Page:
In recent years, additive manufacturing (AM) has gained considerable interest because of its capacity to facilitate the fabrication of products of various shapes better than conventional manufacturing (CM). Moreover, it can respond to the growing demand for customized products and can reduce the impact on the environment by minimizing production waste. To maximize these benefits and overcome entry barriers, researchers have conducted part consolidation (PC) research to improve sustainability by reducing the number of components, or hybrid supply chain studies involving local AM service providers. This study aims to present a new supply chain that combines the advantages of both AM and CM systems to create and analyze the potential of an AM machine that can be made available for rent at a lower cost. In this study, a closed-loop supply chain with an AM hub (CLSCAM) is first designed. Thereafter, to support manufacturers in making the decision to adopt AM, two models are developed: sustainability (cost, environment, and time) evaluation model from the lifecycle perspective of CLSCAM, and a PC method is developed to maximize the three sustainability indices. Since the PC problem with complex product structure is an NP-hard problem, the genetic algorithm is employed as a solution method. Furthermore, an experimental analysis is conducted to validate the proposed model through a real-world application (testbed product). The results reveal that the AM hub and PC model can effectively improve the sustainability of the entire lifecycle. In particular, the results of improved sustainability per unit product in mass production scenarios demonstrate the practical applicability of the proposed model. These results also demonstrate that the pre-manufacturing stage has the greatest impact on the cost sustainability index in the CLSCAM. It is further confirmed that the sustainability improvement effect of PC increases with increasing AM raw material consumption efficiency, volume reduction rate of PC.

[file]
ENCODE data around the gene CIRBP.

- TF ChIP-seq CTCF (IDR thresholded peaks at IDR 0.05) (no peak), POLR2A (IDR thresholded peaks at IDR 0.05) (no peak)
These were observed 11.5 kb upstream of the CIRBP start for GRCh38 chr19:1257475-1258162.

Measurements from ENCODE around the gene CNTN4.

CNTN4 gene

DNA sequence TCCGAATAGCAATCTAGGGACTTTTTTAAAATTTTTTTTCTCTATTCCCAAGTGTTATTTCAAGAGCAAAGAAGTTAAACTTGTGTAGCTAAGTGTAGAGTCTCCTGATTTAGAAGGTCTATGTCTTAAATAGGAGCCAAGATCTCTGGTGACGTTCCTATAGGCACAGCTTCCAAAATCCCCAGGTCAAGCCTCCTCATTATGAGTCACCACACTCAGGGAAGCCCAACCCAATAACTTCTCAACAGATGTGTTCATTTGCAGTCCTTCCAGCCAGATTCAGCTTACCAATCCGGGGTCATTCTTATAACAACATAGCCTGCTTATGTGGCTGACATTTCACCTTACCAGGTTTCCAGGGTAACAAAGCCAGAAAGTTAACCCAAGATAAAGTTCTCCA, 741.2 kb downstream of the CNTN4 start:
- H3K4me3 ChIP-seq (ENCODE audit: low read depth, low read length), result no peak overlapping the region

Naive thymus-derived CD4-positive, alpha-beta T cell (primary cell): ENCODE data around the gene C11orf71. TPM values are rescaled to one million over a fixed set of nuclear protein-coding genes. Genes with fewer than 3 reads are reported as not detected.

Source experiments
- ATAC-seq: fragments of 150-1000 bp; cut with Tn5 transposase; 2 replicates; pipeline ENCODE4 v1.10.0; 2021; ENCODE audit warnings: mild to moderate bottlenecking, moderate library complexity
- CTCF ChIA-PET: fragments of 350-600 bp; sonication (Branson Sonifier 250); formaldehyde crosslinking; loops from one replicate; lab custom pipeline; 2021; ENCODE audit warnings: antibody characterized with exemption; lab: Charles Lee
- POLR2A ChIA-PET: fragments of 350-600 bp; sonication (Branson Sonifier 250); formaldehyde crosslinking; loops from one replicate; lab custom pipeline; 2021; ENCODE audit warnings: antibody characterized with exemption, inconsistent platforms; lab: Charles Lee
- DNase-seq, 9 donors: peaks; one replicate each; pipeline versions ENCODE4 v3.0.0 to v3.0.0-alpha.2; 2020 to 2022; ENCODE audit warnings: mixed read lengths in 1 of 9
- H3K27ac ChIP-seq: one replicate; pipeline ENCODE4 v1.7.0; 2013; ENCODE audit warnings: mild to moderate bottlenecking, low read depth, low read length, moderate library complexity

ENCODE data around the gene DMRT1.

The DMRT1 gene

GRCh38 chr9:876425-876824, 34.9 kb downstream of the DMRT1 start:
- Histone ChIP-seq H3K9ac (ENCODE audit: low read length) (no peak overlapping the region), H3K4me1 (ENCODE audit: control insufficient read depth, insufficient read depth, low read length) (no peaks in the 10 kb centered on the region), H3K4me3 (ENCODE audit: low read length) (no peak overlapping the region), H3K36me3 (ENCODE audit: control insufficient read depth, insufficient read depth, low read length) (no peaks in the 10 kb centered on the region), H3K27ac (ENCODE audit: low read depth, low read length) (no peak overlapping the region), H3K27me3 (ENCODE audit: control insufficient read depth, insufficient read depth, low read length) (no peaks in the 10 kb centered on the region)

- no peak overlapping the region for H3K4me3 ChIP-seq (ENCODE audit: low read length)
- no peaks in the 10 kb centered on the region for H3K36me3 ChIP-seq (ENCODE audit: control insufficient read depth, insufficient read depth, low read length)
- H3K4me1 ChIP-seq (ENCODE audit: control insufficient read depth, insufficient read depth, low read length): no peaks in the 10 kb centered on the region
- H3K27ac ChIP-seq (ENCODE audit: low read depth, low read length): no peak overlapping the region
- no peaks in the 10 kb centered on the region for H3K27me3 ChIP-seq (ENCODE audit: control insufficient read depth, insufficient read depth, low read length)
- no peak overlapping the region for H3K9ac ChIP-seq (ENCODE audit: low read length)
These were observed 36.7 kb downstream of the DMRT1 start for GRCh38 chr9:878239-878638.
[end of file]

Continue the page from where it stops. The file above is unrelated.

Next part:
|Publication status||Published - 2021 Jan|
Bibliographical noteFunding Information:
This work was supported by Basic Science Research Program through the National Research Foundation of Korea (NRF) funded by the Ministry of Science and ICT ( NRF-2019R1F1A1061349 ).
This work was supported by Basic Science Research Program through the National Research Foundation of Korea (NRF) funded by the Ministry of Science and ICT (NRF-2019R1F1A1061349).
© 2020 Elsevier B.V.
All Science Journal Classification (ASJC) codes
- Biomedical Engineering
- Materials Science(all)
- Engineering (miscellaneous)
- Industrial and Manufacturing Engineering